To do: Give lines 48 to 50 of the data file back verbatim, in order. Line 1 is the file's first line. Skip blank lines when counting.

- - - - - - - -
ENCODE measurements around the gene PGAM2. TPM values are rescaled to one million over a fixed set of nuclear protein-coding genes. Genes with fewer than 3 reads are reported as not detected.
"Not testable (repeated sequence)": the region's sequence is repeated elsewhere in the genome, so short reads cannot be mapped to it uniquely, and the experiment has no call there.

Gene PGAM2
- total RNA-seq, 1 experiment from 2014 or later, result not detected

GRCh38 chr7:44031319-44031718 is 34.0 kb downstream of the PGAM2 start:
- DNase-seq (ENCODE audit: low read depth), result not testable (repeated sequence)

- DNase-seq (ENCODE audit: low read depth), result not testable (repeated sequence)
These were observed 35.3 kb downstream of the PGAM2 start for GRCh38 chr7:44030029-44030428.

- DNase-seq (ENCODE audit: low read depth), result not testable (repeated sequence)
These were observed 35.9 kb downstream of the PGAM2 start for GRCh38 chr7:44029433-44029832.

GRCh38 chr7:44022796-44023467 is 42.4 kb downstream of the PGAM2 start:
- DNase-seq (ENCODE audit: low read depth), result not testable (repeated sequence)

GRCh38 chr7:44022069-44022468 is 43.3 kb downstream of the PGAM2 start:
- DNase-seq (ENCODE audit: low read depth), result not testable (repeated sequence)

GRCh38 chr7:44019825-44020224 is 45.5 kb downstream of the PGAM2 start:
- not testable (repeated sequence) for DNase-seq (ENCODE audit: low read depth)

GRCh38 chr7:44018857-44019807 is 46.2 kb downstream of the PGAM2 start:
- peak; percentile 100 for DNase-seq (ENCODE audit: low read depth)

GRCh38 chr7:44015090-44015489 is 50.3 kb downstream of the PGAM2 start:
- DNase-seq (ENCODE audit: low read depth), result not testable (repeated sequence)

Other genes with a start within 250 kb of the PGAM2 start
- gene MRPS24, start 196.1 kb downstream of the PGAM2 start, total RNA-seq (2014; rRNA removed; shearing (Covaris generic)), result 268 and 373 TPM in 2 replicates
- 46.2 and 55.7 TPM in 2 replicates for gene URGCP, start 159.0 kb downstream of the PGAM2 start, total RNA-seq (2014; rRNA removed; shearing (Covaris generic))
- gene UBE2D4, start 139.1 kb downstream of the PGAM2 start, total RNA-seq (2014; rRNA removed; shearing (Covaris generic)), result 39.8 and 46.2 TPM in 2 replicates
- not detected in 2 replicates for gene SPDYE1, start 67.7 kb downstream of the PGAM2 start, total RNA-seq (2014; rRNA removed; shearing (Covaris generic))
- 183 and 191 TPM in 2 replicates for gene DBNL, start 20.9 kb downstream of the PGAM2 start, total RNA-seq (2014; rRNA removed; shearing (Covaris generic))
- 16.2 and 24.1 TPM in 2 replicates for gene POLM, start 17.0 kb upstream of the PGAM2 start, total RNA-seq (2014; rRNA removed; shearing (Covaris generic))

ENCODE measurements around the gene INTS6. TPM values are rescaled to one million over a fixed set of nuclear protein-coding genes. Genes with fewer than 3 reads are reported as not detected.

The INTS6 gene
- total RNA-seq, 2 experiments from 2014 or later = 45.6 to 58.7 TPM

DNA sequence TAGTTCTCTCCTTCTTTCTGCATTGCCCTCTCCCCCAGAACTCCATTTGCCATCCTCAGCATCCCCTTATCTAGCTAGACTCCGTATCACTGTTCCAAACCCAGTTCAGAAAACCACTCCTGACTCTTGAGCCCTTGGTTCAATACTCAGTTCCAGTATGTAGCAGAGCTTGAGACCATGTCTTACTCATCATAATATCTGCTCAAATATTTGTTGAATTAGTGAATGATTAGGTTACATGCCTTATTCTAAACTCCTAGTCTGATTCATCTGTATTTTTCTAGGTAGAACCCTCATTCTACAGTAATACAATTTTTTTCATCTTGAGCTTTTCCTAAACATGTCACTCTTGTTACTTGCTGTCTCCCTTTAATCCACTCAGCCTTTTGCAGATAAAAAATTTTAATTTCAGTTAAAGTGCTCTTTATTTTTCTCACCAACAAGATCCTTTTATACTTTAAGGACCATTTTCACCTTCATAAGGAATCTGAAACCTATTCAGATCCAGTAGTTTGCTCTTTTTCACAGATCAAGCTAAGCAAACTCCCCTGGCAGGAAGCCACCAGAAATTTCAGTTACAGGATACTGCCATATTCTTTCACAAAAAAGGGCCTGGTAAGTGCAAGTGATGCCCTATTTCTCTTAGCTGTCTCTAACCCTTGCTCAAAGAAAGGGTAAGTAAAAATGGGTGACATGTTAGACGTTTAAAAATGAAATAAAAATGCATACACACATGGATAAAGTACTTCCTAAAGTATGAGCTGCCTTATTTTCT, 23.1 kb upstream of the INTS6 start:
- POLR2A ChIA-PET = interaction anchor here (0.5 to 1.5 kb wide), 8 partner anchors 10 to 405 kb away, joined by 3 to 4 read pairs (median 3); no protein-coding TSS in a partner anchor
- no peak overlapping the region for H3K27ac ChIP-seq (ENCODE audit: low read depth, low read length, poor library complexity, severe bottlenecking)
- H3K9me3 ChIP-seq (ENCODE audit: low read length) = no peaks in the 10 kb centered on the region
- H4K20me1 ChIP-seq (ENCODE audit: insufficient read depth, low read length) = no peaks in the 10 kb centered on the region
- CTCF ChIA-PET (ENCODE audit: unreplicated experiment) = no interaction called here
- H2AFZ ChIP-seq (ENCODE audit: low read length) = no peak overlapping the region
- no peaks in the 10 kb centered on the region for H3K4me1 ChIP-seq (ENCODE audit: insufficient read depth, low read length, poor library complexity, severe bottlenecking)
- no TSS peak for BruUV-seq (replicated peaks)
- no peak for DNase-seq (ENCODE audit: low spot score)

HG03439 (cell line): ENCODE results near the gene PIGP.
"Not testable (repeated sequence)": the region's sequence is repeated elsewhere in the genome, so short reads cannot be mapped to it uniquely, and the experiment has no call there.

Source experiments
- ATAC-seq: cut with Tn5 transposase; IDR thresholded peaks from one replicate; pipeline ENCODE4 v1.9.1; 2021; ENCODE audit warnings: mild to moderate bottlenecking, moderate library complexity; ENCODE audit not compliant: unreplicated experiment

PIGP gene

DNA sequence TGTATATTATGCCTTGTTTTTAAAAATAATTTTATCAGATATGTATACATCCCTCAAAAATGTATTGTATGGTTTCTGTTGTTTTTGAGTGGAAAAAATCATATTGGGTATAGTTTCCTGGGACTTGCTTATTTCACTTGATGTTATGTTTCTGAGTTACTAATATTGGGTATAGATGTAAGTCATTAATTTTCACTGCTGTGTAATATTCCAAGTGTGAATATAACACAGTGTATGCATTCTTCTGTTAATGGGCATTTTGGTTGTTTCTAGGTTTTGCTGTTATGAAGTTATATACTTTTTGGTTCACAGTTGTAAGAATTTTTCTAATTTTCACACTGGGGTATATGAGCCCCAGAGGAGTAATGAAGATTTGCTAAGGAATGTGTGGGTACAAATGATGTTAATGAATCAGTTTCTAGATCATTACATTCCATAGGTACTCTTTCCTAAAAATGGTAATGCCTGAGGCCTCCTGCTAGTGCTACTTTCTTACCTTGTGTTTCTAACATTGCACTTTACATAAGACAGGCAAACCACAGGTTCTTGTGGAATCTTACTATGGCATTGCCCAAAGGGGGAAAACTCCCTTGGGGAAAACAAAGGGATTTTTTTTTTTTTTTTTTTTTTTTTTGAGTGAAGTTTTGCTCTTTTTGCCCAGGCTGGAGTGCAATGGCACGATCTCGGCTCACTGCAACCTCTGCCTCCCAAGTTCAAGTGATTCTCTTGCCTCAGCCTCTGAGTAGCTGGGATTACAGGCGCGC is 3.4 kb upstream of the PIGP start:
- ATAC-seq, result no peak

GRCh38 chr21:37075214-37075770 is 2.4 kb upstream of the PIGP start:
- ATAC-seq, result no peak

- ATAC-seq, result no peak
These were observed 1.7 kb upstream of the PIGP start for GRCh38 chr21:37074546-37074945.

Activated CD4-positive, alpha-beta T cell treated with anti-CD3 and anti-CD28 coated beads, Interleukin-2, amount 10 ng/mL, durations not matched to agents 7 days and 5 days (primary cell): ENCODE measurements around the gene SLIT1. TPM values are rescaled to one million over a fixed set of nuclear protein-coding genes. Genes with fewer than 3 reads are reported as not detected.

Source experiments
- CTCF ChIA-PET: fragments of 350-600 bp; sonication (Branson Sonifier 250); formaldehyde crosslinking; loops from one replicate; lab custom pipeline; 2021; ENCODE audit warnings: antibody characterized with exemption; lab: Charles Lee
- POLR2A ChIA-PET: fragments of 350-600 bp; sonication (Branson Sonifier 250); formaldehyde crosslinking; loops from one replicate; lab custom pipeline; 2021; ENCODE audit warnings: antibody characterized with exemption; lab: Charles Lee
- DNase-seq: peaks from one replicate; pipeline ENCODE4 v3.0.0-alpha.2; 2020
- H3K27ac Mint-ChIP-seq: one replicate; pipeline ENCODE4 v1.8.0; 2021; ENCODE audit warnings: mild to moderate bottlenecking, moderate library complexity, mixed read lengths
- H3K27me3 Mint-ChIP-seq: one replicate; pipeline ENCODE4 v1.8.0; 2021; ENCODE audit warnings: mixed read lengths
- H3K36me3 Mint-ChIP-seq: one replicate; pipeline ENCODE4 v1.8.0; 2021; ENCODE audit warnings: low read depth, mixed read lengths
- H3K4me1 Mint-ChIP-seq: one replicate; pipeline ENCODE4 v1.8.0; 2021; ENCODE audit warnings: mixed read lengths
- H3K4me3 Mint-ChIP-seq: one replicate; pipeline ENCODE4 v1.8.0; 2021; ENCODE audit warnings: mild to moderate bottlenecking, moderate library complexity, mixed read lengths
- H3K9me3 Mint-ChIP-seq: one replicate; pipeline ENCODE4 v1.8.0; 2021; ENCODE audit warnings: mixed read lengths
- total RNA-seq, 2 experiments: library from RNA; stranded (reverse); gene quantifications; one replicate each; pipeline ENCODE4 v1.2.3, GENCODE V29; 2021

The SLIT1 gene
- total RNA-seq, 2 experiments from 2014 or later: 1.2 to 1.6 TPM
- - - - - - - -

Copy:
GRCh38 chr21:37075214-37075770 is 2.4 kb upstream of the PIGP start:
- ATAC-seq, result no peak

- ATAC-seq, result no peak